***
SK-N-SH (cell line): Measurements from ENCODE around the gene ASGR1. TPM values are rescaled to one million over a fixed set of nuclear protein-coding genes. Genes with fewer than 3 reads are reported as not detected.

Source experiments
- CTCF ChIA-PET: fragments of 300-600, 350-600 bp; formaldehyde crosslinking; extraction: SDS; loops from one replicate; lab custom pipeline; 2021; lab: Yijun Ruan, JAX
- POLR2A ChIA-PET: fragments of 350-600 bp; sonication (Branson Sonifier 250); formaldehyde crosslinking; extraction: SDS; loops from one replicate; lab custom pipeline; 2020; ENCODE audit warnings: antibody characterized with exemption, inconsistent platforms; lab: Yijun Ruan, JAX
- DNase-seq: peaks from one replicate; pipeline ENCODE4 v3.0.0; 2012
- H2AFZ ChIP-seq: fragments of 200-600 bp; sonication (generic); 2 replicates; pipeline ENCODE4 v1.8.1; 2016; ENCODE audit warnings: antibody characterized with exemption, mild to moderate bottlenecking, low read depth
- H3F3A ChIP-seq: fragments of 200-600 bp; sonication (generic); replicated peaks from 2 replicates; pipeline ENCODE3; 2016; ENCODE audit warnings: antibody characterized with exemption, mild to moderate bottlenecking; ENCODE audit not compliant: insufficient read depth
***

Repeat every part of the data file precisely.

SK-N-SH (cell line): Measurements from ENCODE around the gene ASGR1. TPM values are rescaled to one million over a fixed set of nuclear protein-coding genes. Genes with fewer than 3 reads are reported as not detected.

Source experiments
- CTCF ChIA-PET: fragments of 300-600, 350-600 bp; formaldehyde crosslinking; extraction: SDS; loops from one replicate; lab custom pipeline; 2021; lab: Yijun Ruan, JAX
- POLR2A ChIA-PET: fragments of 350-600 bp; sonication (Branson Sonifier 250); formaldehyde crosslinking; extraction: SDS; loops from one replicate; lab custom pipeline; 2020; ENCODE audit warnings: antibody characterized with exemption, inconsistent platforms; lab: Yijun Ruan, JAX
- DNase-seq: peaks from one replicate; pipeline ENCODE4 v3.0.0; 2012
- H2AFZ ChIP-seq: fragments of 200-600 bp; sonication (generic); 2 replicates; pipeline ENCODE4 v1.8.1; 2016; ENCODE audit warnings: antibody characterized with exemption, mild to moderate bottlenecking, low read depth
- H3F3A ChIP-seq: fragments of 200-600 bp; sonication (generic); replicated peaks from 2 replicates; pipeline ENCODE3; 2016; ENCODE audit warnings: antibody characterized with exemption, mild to moderate bottlenecking; ENCODE audit not compliant: insufficient read depth